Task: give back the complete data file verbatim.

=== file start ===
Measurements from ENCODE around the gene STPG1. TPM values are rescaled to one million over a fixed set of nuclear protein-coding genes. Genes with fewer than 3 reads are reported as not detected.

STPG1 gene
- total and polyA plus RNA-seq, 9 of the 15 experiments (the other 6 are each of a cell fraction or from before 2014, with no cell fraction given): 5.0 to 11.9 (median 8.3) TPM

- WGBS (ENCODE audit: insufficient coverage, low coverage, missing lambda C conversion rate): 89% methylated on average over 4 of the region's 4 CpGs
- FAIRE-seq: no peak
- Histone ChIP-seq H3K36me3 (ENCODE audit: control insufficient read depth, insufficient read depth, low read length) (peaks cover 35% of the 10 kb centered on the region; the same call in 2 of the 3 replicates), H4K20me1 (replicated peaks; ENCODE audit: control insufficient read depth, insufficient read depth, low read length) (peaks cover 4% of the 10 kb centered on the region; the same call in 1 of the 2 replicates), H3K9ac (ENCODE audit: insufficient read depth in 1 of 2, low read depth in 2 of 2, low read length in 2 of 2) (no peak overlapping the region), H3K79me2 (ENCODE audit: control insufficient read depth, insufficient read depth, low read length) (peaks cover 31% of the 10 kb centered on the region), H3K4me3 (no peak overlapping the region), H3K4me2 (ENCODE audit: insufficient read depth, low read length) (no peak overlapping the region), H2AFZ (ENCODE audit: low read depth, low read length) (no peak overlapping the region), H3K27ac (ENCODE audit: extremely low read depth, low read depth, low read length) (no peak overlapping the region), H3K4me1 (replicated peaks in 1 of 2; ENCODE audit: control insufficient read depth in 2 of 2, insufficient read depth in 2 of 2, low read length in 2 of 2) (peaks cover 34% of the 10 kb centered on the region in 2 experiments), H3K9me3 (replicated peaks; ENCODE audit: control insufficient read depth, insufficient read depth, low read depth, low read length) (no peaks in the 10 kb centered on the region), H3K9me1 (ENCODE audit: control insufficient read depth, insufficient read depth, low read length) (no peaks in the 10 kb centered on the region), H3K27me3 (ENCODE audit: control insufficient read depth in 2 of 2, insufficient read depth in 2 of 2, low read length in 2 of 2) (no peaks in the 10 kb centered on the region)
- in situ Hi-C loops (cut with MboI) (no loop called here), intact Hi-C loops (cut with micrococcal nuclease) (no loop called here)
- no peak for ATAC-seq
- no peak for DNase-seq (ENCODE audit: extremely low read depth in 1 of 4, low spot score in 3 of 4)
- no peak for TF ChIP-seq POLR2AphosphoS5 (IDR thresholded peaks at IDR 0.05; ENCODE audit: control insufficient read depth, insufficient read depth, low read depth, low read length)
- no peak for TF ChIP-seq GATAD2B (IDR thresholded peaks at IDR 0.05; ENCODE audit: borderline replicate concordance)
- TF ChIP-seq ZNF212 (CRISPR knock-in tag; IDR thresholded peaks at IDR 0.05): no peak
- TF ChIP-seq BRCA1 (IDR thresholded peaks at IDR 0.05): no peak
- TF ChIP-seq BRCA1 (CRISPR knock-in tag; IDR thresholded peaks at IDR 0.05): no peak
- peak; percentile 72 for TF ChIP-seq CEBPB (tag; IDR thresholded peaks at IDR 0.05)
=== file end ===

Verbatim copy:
Measurements from ENCODE around the gene STPG1. TPM values are rescaled to one million over a fixed set of nuclear protein-coding genes. Genes with fewer than 3 reads are reported as not detected.

STPG1 gene
- total and polyA plus RNA-seq, 9 of the 15 experiments (the other 6 are each of a cell fraction or from before 2014, with no cell fraction given): 5.0 to 11.9 (median 8.3) TPM

- WGBS (ENCODE audit: insufficient coverage, low coverage, missing lambda C conversion rate): 89% methylated on average over 4 of the region's 4 CpGs
- FAIRE-seq: no peak
- Histone ChIP-seq H3K36me3 (ENCODE audit: control insufficient read depth, insufficient read depth, low read length) (peaks cover 35% of the 10 kb centered on the region; the same call in 2 of the 3 replicates), H4K20me1 (replicated peaks; ENCODE audit: control insufficient read depth, insufficient read depth, low read length) (peaks cover 4% of the 10 kb centered on the region; the same call in 1 of the 2 replicates), H3K9ac (ENCODE audit: insufficient read depth in 1 of 2, low read depth in 2 of 2, low read length in 2 of 2) (no peak overlapping the region), H3K79me2 (ENCODE audit: control insufficient read depth, insufficient read depth, low read length) (peaks cover 31% of the 10 kb centered on the region), H3K4me3 (no peak overlapping the region), H3K4me2 (ENCODE audit: insufficient read depth, low read length) (no peak overlapping the region), H2AFZ (ENCODE audit: low read depth, low read length) (no peak overlapping the region), H3K27ac (ENCODE audit: extremely low read depth, low read depth, low read length) (no peak overlapping the region), H3K4me1 (replicated peaks in 1 of 2; ENCODE audit: control insufficient read depth in 2 of 2, insufficient read depth in 2 of 2, low read length in 2 of 2) (peaks cover 34% of the 10 kb centered on the region in 2 experiments), H3K9me3 (replicated peaks; ENCODE audit: control insufficient read depth, insufficient read depth, low read depth, low read length) (no peaks in the 10 kb centered on the region), H3K9me1 (ENCODE audit: control insufficient read depth, insufficient read depth, low read length) (no peaks in the 10 kb centered on the region), H3K27me3 (ENCODE audit: control insufficient read depth in 2 of 2, insufficient read depth in 2 of 2, low read length in 2 of 2) (no peaks in the 10 kb centered on the region)
- in situ Hi-C loops (cut with MboI) (no loop called here), intact Hi-C loops (cut with micrococcal nuclease) (no loop called here)
- no peak for ATAC-seq
- no peak for DNase-seq (ENCODE audit: extremely low read depth in 1 of 4, low spot score in 3 of 4)
- no peak for TF ChIP-seq POLR2AphosphoS5 (IDR thresholded peaks at IDR 0.05; ENCODE audit: control insufficient read depth, insufficient read depth, low read depth, low read length)
- no peak for TF ChIP-seq GATAD2B (IDR thresholded peaks at IDR 0.05; ENCODE audit: borderline replicate concordance)
- TF ChIP-seq ZNF212 (CRISPR knock-in tag; IDR thresholded peaks at IDR 0.05): no peak
- TF ChIP-seq BRCA1 (IDR thresholded peaks at IDR 0.05): no peak
- TF ChIP-seq BRCA1 (CRISPR knock-in tag; IDR thresholded peaks at IDR 0.05): no peak
- peak; percentile 72 for TF ChIP-seq CEBPB (tag; IDR thresholded peaks at IDR 0.05)